(1) Basis for the decision.
We do not yet know the details, as the judgment has not been published. In broad terms, however, if the Judge has found for the claimants as the press report suggests (I say "if" because sometimes the press reports consensual settlement of cases as though they were judgments), then the Judge will have been persuaded by the evidence before him that it was more likely than not that the accident was attributable to some lack of care on the part of the maintenance company.
EDIT: Case settled, not adjudicated. No finding on liability, either way.
(2) Copy of the judgment.
If there is a full judgment, it may appear online within a few weeks. It may become freely available on websites such as
If not published on the free sites (as may be the case if the decision turns on its facts and raises no legal point), the judgment may become available on various subscription services. The trial transcript and evidence will not usually appear online.
EDIT: no judgment. The Judge merely approved the settlement (this was required because two of the claimants were minors).
You could not effectively preclude your dependents from seeking compensation in ther event of your death. As FD points out, you might not want to, unless assured that your dependents will be well provided for in the event of your death. Judgments of this kind are based on compensation for loss and are not calculated on a punitive principle.
(4) The AAIB report
The AAIB, in addition to the passage quoted above, said this:-
what is not known and could not be established is how the screwdriver found its way into the aircraft. Screwdrivers of this type are used by pilots to carry out normal routine servicing on the aircraft. All the other pilots who flew the aircraft from November 2002 however were able to account for their tools used for this purpose, and the 'Swiss Army' knife normally used by the pilot involved in the accident was recovered. DNA testing however, showed that the pilot had come into contact with the screwdriver at some point prior to the accident but it could not be established when or how this occurred.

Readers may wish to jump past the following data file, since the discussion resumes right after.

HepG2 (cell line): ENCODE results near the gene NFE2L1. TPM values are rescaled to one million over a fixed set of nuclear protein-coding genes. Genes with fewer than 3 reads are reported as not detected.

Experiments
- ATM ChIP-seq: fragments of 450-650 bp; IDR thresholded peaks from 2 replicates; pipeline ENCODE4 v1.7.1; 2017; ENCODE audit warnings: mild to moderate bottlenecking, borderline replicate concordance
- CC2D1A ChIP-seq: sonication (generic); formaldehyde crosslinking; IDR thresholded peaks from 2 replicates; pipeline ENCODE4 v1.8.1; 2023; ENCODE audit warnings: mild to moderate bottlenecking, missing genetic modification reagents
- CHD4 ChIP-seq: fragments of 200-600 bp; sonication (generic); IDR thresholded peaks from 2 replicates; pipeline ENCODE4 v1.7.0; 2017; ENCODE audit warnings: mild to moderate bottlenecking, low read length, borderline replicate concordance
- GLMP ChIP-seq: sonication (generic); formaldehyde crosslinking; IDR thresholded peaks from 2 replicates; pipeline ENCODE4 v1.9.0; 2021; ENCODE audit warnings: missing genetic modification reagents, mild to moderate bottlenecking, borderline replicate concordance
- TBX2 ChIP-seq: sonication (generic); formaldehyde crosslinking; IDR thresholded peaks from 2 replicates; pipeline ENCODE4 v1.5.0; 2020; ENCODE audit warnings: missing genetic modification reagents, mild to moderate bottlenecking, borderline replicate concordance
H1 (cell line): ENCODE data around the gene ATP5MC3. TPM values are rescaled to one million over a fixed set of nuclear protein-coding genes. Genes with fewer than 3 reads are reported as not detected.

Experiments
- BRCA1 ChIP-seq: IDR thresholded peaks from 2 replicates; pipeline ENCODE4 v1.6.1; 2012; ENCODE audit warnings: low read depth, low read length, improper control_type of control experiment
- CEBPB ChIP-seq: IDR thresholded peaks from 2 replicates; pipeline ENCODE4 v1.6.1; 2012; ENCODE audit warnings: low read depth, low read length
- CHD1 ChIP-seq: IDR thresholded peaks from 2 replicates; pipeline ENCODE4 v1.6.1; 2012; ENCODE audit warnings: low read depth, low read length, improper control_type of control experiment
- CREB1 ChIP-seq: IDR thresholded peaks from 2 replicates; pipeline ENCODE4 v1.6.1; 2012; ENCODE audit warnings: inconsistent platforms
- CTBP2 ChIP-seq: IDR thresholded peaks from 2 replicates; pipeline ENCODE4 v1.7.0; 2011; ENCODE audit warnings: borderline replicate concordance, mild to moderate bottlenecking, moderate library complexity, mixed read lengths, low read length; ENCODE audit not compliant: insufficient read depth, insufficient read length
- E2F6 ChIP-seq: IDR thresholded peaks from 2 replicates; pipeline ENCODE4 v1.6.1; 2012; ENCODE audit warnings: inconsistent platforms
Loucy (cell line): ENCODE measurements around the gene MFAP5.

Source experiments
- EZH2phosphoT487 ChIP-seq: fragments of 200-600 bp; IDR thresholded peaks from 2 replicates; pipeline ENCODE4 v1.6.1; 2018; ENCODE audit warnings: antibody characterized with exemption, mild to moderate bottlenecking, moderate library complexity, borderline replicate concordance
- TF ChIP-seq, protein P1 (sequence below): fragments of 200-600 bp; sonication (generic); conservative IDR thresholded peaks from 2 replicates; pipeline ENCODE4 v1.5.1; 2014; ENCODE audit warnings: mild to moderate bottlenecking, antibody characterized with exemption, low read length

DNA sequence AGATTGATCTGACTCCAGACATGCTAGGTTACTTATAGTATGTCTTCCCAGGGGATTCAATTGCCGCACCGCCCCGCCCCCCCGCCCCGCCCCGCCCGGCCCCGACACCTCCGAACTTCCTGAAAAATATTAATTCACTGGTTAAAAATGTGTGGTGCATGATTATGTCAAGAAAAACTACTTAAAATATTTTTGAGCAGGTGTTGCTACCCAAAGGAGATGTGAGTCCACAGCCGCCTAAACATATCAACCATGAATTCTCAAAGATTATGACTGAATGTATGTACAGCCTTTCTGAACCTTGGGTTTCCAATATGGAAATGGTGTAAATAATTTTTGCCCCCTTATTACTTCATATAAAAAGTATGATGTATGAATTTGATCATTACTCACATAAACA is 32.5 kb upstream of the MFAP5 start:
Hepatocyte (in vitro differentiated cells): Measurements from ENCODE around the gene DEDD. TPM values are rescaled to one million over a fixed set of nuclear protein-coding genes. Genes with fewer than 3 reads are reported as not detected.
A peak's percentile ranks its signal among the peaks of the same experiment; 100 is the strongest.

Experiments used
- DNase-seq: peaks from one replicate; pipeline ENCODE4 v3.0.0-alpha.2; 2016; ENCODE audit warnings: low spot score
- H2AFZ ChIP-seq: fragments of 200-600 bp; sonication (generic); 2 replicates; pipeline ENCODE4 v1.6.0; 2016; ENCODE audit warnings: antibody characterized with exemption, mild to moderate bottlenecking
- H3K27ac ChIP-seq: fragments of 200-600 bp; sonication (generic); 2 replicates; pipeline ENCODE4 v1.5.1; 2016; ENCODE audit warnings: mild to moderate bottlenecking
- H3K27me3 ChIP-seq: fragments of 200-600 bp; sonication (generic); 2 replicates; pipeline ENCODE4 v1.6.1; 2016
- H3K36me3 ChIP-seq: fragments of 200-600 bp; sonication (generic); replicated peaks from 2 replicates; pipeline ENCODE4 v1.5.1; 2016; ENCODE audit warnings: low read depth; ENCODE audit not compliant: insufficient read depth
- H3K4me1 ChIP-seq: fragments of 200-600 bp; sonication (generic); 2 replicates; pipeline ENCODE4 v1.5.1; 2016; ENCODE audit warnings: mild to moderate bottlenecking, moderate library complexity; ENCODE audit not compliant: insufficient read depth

A maintenance trainee at the maintenance organisation admitted to losing a screwdriver whose description matched that of the item found. He also stated that he had not used, or been asked to carry out a task requiring, a screwdriver of that type on any aircraft nor had he ever used the lost screwdriver except to open a tin of paint. As his tools were in open toolboxes it is possible for the tool to have been borrowed and used on G-YAKW without his knowledge
In other words, the AAIB reached no conclusion on how the screwdriver came to be inside the aircraft. If the case went to judgment (EDIT: it didn't] , the Judge's task was different from that of the AAIB, and he had to reach a conclusion one way or another, applying the balance of probabilities.